Trump: I’m ashamed that I endorsed Brian Kemp



Next weekend’s rally in Georgia is, or was, supposed to unite the party before the January 5 runoffs. Good luck with that after he inevitably spends 45 minutes at the mic ranting about how Kemp and his deputies are “enemies of the people” who rigged the election against him.

“Many Trump aides and many GA senate folks are uneasy he’s going to GA and see potential downside. Here’s why,” said Maggie Haberman of the clip above. I’m morbidly excited to see what sort of fringe crank ends up successfully primarying Kemp in 2022 after this. Stacey Abrams must be overjoyed at her good luck upon realizing that she won’t have an uphill battle against an incumbent governor two years from now after all. Probably she’ll be facing election-truther Doug Collins or some QAnon crank handpicked by Trump for his endorsement.

Trump’s specific grievance against Kemp is unclear but I think it’s supposed to be. There’s no thought-through theory of malfeasance here; it’s as simple as Trump having lost a state he was supposed to win and being a child about it by trying to blame others for his failure. Kemp failed him and secretary of state Brad Raffensperger failed him because they … didn’t rig the election in his favor when they realized the vote would be close, I guess? The nearest thing he has to a concrete allegation is ye olde Dominion software conspiracy, which ironically was debunked by Georgia’s own hand recount of paper ballots. (Trump has never explained how he was able to win battlegrounds like Iowa and Ohio comfortably even though they used Dominion software too.) Amazingly, he went out of his way in his interview this morning to remind Georgia Republicans that Dominion machines will also be used in the Senate runoff elections:

If you’re an election truther who’s convinced himself that the fix is in with Dominion, why would you turn out for another election in which Dominion machines will be used?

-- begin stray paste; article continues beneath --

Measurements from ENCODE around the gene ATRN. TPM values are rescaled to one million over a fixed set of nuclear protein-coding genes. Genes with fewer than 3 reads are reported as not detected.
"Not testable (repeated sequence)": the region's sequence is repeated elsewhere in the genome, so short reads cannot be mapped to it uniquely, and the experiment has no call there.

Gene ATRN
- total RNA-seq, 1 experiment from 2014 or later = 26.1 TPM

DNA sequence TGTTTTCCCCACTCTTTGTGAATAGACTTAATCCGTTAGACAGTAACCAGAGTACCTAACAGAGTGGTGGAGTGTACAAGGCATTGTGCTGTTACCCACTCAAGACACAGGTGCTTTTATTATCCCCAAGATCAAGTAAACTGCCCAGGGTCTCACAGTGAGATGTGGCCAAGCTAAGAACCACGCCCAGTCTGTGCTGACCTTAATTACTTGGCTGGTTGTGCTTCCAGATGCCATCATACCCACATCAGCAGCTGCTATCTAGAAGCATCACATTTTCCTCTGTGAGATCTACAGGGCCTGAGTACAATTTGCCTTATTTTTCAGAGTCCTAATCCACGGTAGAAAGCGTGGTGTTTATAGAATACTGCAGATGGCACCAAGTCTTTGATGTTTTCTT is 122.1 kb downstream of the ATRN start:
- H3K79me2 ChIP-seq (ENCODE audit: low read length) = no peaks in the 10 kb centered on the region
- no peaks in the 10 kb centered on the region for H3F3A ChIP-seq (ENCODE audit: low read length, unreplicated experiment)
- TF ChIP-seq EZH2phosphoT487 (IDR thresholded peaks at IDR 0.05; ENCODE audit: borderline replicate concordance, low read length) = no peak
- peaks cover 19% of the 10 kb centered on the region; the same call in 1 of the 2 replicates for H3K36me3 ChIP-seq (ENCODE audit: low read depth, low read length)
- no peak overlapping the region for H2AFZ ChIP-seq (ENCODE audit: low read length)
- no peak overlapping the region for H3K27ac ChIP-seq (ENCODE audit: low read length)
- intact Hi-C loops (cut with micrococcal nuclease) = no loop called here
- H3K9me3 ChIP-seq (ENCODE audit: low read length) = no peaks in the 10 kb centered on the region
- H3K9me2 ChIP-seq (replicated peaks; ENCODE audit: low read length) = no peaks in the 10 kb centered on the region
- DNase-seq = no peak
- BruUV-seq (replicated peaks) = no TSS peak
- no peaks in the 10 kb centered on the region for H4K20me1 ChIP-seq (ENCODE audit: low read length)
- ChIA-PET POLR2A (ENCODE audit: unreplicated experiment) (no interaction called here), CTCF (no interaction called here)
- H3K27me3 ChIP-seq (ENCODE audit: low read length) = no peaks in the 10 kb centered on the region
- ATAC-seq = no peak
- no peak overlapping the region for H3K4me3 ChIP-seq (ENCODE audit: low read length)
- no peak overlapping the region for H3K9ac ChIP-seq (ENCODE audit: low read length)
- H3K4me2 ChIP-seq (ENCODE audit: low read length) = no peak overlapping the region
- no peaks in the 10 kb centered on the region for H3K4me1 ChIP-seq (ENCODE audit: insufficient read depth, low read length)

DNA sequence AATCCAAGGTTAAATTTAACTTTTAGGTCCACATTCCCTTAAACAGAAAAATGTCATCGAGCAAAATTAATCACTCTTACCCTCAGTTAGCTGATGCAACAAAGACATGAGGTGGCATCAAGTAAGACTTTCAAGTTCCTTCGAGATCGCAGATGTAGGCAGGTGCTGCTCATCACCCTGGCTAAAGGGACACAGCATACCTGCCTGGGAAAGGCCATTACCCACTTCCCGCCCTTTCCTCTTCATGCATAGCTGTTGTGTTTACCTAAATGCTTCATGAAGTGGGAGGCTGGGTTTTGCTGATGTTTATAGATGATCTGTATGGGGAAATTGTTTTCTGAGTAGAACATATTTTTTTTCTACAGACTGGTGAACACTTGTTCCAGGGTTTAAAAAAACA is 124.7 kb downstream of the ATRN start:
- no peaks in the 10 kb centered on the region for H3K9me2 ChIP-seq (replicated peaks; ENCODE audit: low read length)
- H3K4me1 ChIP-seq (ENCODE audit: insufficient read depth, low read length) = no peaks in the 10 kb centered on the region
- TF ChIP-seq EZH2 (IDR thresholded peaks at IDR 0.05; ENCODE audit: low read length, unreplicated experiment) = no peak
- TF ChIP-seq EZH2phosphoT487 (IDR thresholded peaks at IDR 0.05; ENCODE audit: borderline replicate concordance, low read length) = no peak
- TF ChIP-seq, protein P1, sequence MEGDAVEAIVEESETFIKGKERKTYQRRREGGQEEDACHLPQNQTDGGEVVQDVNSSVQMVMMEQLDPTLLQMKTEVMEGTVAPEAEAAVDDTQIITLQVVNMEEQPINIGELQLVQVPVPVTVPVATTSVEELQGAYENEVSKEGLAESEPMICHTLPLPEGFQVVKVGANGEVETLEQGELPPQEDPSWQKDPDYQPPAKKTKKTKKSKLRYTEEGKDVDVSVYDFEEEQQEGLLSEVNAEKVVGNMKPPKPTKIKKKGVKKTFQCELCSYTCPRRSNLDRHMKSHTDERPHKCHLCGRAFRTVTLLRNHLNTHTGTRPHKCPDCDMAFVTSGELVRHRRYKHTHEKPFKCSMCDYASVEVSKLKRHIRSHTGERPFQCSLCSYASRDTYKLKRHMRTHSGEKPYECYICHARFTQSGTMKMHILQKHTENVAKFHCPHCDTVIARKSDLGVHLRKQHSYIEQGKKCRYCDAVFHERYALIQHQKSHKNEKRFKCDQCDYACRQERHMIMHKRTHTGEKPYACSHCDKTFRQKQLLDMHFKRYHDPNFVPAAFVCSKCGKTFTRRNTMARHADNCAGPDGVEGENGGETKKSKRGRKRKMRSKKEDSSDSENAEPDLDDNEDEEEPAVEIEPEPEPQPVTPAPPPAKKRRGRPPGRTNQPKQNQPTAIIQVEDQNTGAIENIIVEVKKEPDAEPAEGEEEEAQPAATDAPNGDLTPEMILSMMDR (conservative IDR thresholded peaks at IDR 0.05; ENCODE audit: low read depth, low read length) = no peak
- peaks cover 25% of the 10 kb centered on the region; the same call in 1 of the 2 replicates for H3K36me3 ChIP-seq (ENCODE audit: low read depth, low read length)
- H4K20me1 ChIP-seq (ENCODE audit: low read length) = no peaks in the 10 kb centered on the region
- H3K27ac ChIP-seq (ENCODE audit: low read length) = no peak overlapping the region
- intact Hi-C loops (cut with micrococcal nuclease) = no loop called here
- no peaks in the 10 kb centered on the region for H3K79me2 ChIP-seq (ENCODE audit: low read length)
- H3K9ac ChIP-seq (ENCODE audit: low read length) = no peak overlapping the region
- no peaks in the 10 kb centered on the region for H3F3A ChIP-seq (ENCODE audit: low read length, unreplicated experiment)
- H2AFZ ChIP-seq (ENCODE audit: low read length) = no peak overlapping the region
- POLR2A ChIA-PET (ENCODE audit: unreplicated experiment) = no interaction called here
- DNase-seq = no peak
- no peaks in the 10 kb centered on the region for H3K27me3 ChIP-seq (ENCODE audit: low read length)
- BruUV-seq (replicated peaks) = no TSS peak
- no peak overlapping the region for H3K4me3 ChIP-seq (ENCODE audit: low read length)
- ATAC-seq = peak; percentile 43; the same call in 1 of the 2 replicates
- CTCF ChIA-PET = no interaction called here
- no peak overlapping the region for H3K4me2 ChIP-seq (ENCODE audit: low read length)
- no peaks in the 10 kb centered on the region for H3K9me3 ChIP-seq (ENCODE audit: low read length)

Also, where’s Trump getting the idea that Abrams has “collected” 850,000 votes from people? She’s been posting updates on her Twitter feed about how many Georgians have *requested* mail-in ballots for the runoff. (At last check it was 900,000.) There’s no evidence that she’s harvesting those ballots. We’ve reached a point in Trump’s deterioration where it’s become impossible to separate knowing lies from facts that he’s misconstrued to conspiracy garbage that he earnestly believes. He’s treating the wound to his ego inflicted by the election results by applying any scraps of information to it that might help him feel better. He may genuinely have no mechanism left to distinguish what’s true from what’s outlandishly false. E.g.:

Kemp and secretary of state Brad Raffensperger will be the long-term casualties of this crankery. The nearer-term potential casualties are Loeffler and Perdue:

It doesn’t matter that both candidates are essentially lock-step with Trump, or that there is no evidence of links to electoral malfeasance. On Twitter and its less-restrictive alternative Parler, Trump’s more hardline followers have linked the duo to the president’s favorite — and untrue — voter-fraud theories. Hashtags like #CrookedPerdue and #CrookedKelly are flying around. The two lawmakers’ Parler accounts are brimming with posts accusing them of being secret “liberal DemoRats.”…